So, the question remains, how can one separate his/her practice from the competition in what is arguably (for the consumer) a commodity business? The one factor that can distinguish your practice from that of the competition is an obsession with quality.

Quality is about execution of these techniques and processes. Quality is about leadership, innovation, and inspiring your employees and co-workers to be the best. Focusing on three separate and distinct dimensions of quality goes beyond mere units sold and forces us to provide a memorable and engaging experience with every patient.

The Three Dimensions of Quality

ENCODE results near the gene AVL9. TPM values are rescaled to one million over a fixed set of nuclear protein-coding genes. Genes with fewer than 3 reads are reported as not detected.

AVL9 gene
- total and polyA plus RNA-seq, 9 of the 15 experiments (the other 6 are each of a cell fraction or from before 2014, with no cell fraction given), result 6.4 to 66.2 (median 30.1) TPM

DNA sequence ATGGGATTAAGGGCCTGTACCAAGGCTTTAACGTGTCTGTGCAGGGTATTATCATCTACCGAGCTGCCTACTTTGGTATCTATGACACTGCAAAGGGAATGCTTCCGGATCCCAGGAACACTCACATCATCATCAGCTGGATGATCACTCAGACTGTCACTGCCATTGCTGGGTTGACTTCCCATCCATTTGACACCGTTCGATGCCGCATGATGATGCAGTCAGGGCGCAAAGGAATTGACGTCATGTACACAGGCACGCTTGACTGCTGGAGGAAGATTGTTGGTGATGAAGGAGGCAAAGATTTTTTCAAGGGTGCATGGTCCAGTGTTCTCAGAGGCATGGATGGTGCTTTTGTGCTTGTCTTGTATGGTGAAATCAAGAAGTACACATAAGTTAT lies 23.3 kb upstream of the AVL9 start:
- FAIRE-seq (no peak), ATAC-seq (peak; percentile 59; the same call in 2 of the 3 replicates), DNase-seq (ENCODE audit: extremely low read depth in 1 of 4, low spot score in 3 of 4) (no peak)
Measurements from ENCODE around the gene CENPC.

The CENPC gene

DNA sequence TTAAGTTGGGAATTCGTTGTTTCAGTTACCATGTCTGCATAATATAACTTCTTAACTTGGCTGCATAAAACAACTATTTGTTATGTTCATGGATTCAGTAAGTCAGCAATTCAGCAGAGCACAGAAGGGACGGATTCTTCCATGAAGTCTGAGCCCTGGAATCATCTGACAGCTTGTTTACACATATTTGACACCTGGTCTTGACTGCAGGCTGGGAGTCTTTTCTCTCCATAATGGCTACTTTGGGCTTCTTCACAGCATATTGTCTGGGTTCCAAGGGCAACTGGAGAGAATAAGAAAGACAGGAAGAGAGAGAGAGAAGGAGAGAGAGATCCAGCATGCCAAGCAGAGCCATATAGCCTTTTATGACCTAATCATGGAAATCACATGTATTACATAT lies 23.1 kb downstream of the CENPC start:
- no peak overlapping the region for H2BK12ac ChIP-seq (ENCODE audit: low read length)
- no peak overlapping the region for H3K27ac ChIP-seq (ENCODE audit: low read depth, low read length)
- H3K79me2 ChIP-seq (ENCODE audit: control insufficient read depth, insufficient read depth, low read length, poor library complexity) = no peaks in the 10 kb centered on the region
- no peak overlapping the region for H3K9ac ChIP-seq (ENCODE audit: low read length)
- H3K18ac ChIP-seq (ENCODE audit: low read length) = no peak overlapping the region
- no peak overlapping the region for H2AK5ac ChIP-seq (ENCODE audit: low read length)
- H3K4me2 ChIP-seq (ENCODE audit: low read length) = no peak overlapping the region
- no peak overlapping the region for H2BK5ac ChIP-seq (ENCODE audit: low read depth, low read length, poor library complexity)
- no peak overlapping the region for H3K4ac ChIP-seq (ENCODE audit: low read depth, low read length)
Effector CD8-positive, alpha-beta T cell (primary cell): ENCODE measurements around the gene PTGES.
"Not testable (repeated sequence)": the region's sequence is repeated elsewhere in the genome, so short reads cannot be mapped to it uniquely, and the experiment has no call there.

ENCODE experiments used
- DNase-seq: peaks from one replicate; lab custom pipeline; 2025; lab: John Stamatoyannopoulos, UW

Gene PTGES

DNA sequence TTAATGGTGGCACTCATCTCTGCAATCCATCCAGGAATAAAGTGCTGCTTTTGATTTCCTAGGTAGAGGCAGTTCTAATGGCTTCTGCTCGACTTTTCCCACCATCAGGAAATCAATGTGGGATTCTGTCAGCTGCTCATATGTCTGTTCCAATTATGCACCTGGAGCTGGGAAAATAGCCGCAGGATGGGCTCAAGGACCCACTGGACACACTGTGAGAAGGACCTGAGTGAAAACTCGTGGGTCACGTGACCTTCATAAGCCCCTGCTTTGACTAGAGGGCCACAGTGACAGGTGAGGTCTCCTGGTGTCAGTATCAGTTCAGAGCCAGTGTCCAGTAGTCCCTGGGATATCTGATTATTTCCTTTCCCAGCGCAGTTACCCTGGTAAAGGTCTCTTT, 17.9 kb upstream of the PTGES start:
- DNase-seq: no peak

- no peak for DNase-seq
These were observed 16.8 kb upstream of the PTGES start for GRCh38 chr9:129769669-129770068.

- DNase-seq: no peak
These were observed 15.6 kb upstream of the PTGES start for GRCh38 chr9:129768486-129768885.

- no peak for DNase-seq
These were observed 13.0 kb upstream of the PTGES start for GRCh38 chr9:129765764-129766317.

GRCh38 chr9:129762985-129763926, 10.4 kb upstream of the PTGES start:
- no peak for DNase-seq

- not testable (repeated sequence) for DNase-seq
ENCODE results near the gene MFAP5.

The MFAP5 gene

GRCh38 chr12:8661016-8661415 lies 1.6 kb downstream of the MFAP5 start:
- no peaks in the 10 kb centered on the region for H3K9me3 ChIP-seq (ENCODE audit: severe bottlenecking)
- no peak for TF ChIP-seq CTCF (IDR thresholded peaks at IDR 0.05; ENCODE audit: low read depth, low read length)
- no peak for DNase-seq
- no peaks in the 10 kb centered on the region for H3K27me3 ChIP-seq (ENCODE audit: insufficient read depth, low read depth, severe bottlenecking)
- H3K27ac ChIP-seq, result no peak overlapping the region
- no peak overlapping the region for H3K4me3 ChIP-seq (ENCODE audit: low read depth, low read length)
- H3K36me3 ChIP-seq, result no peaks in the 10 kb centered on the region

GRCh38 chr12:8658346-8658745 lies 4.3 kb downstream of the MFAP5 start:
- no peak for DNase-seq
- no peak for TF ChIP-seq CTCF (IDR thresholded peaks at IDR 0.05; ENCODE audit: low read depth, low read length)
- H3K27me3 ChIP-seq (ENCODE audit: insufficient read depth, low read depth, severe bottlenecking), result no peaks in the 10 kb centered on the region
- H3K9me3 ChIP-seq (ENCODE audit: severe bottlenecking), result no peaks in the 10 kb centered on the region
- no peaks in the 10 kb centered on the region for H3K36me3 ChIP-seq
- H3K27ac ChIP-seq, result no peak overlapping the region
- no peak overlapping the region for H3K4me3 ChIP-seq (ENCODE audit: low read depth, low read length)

1. Culture.
Many practices still subscribe to the outworn management doctrine that leadership is about conveying ideas from the bosses head to the employees’ hands. Innovative practices, on the other hand, are actively engaged in building management capital through quality at all levels.2 They have developed metrics to regularly assess quality and value. The innovative business then uses these metrics to improve processes, tools and strategies as they relate to the patient. Furthermore, the practice focusing on quality fosters an environment allowing professionals to act, learn, and make decisions about how to provide superior value to patients. The use of a comment card—finding out what patients think about your practice—is an effective way to see if your message is getting across.

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FIGURE 1. A comment card gives patients the ability to provide feedback and dispensing professionals the ability to assess their performance relative to patient satisfaction and benefit.